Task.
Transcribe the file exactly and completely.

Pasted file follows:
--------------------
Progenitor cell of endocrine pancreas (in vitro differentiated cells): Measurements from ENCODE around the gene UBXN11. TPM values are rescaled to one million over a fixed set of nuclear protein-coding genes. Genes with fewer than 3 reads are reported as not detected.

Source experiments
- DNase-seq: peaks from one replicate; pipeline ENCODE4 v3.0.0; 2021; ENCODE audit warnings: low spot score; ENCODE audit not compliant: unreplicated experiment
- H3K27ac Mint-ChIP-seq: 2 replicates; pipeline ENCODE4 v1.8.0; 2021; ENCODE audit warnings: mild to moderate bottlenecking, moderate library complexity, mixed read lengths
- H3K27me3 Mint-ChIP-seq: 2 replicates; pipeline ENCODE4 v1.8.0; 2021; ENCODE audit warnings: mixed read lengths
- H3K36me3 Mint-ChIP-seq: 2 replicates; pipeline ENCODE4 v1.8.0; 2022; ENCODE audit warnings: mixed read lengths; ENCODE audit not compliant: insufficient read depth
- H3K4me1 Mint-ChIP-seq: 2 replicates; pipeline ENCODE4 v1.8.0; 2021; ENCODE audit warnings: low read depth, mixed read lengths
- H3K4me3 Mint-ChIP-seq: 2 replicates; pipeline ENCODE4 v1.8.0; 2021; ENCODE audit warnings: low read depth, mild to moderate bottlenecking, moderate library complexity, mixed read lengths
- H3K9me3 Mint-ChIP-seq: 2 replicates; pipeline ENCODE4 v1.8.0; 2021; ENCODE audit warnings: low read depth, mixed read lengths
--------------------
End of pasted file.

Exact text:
Progenitor cell of endocrine pancreas (in vitro differentiated cells): Measurements from ENCODE around the gene UBXN11. TPM values are rescaled to one million over a fixed set of nuclear protein-coding genes. Genes with fewer than 3 reads are reported as not detected.

Source experiments
- DNase-seq: peaks from one replicate; pipeline ENCODE4 v3.0.0; 2021; ENCODE audit warnings: low spot score; ENCODE audit not compliant: unreplicated experiment
- H3K27ac Mint-ChIP-seq: 2 replicates; pipeline ENCODE4 v1.8.0; 2021; ENCODE audit warnings: mild to moderate bottlenecking, moderate library complexity, mixed read lengths
- H3K27me3 Mint-ChIP-seq: 2 replicates; pipeline ENCODE4 v1.8.0; 2021; ENCODE audit warnings: mixed read lengths
- H3K36me3 Mint-ChIP-seq: 2 replicates; pipeline ENCODE4 v1.8.0; 2022; ENCODE audit warnings: mixed read lengths; ENCODE audit not compliant: insufficient read depth
- H3K4me1 Mint-ChIP-seq: 2 replicates; pipeline ENCODE4 v1.8.0; 2021; ENCODE audit warnings: low read depth, mixed read lengths
- H3K4me3 Mint-ChIP-seq: 2 replicates; pipeline ENCODE4 v1.8.0; 2021; ENCODE audit warnings: low read depth, mild to moderate bottlenecking, moderate library complexity, mixed read lengths
- H3K9me3 Mint-ChIP-seq: 2 replicates; pipeline ENCODE4 v1.8.0; 2021; ENCODE audit warnings: low read depth, mixed read lengths